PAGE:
exercises leading up to the invasion were absolutely necessary to allow the plan to evolve as the reality of the war emerged.


While game development has not yet reached the scale of the Normandy invasion (it’s projected that it will by the time the Playstation 6 is out), our plans for developing current generation
games has reached the same level of fragility. Plans go wrong from the start, but being prepared with knowledge is absolutely essential.


One particular problem we have with game development is the fuzzy definition of our major project aim: to create “fun”. I’ve never seen a 300 page plan for a game that clearly
communicated to me how the game was going to be fun.


The problem we see with big plans for games is that we inadequately handle the problems associated with reality departing from the plan. Large plans take a large investment in time, but we never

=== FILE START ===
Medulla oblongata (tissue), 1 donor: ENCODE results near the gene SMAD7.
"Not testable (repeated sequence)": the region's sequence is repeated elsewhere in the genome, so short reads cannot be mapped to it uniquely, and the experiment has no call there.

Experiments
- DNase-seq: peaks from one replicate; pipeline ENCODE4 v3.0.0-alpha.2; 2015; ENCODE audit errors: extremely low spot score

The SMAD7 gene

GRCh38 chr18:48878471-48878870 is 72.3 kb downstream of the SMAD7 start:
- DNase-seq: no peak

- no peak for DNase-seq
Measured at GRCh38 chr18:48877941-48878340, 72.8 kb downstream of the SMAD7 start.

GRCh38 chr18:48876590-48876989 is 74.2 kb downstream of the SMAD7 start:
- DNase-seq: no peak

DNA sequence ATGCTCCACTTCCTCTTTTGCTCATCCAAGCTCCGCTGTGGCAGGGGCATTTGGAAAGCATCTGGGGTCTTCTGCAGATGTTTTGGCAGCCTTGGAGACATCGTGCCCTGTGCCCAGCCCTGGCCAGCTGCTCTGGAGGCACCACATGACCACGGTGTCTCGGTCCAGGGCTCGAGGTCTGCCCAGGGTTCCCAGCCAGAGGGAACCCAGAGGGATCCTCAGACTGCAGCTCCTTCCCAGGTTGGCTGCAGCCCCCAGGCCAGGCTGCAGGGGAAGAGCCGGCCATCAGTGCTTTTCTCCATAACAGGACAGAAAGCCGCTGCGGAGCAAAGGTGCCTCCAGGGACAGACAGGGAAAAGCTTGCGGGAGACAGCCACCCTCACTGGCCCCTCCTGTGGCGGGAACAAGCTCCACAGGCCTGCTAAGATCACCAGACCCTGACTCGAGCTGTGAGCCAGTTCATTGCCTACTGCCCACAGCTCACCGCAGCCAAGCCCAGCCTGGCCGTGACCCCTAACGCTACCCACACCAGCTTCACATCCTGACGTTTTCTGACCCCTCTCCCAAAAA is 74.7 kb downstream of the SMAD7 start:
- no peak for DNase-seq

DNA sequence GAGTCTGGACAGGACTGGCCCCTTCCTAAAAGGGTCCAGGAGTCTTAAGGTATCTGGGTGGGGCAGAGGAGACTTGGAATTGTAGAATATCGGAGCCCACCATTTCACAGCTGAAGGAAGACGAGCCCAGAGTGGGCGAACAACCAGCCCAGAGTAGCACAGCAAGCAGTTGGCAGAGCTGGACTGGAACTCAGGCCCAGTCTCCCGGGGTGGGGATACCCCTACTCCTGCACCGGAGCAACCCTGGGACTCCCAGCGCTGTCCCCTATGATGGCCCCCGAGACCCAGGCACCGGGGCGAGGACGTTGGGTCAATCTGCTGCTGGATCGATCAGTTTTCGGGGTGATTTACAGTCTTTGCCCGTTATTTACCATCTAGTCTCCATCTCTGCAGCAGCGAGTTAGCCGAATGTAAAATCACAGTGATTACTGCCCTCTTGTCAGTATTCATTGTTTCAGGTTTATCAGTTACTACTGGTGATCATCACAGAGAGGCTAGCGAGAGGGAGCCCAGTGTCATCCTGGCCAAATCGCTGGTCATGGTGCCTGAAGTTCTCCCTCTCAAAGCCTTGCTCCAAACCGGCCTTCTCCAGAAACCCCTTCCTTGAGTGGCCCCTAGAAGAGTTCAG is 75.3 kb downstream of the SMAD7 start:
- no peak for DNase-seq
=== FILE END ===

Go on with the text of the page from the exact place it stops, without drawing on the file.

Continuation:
properly invest the time needed to maintain those plans as the game emerges. When reality significantly diverges from the upfront plan we are essentially flying blind. We need to find a way to spend
less time on the plan and more time on planning.


A Solution

What game development needs is a new way to work. Unworkable plans and team sizes have to give way. However we can’t go back to the days when four people could make a game without a page of
planning. Fortunately we’re not the first industry to have encountered this problem. Large software development projects that require hundreds of people have existed for over 40 years. We can
borrow ideas from those in how to deal with large teams and uncertainty.


Originally, the complexity of large projects was addressed by increasing the level of planning and adopting phases of development. This is often referred to as the “Waterfall
Methodology”. Waterfall turned out to be a disaster. Trying to plan away all uncertainty gave your project a false sense of security and hid problems until late in the project when they are